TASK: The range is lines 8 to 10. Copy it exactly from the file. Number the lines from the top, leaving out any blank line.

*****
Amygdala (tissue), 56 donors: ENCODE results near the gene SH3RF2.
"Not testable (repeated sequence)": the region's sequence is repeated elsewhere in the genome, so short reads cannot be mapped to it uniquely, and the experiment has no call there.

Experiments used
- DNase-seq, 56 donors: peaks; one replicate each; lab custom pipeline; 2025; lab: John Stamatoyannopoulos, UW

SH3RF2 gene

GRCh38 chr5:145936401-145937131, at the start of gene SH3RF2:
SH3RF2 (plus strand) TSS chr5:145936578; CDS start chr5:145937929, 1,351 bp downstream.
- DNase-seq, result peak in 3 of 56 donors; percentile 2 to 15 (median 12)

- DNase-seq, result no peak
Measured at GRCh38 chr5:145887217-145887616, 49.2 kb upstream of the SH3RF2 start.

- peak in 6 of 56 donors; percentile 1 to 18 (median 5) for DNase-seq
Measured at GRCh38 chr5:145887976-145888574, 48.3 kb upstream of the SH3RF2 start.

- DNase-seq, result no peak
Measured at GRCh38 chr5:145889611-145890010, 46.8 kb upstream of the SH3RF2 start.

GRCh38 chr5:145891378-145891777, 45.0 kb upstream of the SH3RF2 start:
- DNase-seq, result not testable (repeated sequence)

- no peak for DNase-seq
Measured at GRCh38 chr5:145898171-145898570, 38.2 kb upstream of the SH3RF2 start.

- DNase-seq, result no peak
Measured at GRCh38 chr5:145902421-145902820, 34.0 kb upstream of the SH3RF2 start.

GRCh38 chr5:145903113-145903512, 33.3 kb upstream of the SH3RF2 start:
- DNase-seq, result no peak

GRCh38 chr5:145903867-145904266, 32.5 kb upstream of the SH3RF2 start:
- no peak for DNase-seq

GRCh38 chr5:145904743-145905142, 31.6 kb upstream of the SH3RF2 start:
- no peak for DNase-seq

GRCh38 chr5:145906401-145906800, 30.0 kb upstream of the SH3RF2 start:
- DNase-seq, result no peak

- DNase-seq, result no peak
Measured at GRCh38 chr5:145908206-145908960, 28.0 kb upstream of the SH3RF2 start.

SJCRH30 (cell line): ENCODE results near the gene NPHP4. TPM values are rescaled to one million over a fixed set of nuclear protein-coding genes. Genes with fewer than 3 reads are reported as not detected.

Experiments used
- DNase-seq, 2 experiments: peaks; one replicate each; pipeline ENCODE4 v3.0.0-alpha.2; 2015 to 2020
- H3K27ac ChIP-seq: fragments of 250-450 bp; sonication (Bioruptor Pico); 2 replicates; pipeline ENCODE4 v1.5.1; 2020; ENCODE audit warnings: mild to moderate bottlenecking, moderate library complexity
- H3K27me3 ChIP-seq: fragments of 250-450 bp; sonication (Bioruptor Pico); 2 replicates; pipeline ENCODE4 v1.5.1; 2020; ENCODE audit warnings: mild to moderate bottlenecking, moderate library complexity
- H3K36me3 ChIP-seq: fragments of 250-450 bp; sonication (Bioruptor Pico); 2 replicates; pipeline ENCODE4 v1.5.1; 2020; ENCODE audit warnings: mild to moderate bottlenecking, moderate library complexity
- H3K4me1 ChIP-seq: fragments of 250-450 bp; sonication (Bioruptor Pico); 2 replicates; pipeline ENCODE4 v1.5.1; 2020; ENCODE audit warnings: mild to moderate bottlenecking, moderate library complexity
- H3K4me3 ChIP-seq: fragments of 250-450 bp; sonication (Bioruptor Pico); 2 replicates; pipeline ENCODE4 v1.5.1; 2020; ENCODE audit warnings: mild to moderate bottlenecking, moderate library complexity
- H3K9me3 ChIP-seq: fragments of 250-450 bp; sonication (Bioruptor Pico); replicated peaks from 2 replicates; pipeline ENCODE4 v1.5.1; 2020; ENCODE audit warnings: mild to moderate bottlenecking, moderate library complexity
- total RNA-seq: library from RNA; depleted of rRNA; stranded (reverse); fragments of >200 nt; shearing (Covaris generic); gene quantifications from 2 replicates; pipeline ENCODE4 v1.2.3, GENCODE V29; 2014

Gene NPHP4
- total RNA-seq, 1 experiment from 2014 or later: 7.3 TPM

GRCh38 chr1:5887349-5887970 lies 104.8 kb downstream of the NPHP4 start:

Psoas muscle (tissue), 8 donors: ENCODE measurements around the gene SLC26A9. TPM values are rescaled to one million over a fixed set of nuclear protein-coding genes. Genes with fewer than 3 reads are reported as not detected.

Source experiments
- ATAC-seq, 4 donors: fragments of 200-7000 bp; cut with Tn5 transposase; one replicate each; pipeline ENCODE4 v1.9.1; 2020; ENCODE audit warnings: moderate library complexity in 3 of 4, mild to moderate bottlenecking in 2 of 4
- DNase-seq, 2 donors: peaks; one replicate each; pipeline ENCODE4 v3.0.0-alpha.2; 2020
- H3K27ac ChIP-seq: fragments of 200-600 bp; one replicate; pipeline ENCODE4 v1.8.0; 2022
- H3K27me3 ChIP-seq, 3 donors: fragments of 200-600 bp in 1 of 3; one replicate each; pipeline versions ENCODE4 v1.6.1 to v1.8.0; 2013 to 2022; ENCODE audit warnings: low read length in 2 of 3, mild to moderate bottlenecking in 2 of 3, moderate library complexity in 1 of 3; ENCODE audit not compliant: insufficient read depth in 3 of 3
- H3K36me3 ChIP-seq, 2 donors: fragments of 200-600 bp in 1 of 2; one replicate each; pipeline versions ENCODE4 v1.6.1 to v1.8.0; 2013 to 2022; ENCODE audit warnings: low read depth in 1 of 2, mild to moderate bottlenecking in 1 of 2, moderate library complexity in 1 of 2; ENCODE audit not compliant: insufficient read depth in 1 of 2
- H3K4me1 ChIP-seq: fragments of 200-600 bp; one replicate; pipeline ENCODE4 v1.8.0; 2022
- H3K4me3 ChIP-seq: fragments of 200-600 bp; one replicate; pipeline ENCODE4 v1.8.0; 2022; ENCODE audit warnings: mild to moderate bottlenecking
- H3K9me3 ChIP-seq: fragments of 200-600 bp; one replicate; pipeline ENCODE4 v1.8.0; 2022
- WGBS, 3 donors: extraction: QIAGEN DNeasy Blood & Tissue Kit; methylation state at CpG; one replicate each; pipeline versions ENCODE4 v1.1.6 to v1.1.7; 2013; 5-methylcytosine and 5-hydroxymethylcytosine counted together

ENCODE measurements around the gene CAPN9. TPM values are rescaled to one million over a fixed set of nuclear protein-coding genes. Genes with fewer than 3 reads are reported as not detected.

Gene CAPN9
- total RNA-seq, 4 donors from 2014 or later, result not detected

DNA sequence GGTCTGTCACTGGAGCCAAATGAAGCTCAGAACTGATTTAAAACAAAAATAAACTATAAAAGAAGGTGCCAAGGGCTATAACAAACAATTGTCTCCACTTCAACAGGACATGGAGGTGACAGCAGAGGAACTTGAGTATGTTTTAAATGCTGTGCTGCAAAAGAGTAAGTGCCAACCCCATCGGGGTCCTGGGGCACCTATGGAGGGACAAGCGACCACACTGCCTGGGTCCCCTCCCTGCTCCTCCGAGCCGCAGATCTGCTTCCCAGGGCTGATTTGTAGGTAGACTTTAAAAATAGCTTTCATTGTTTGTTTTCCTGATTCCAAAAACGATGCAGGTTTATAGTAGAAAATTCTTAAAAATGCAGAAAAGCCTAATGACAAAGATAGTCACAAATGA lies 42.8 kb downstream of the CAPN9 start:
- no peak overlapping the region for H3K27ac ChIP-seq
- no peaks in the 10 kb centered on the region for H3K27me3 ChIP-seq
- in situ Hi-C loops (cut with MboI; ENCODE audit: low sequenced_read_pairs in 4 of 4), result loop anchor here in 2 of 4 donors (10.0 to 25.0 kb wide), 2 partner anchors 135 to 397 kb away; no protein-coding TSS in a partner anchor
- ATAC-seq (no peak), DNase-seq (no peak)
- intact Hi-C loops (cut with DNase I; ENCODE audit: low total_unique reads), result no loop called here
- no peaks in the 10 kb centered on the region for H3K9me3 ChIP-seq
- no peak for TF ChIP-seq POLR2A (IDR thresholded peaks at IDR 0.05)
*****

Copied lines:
- DNase-seq, result peak in 3 of 56 donors; percentile 2 to 15 (median 12)

- DNase-seq, result no peak
Measured at GRCh38 chr5:145887217-145887616, 49.2 kb upstream of the SH3RF2 start.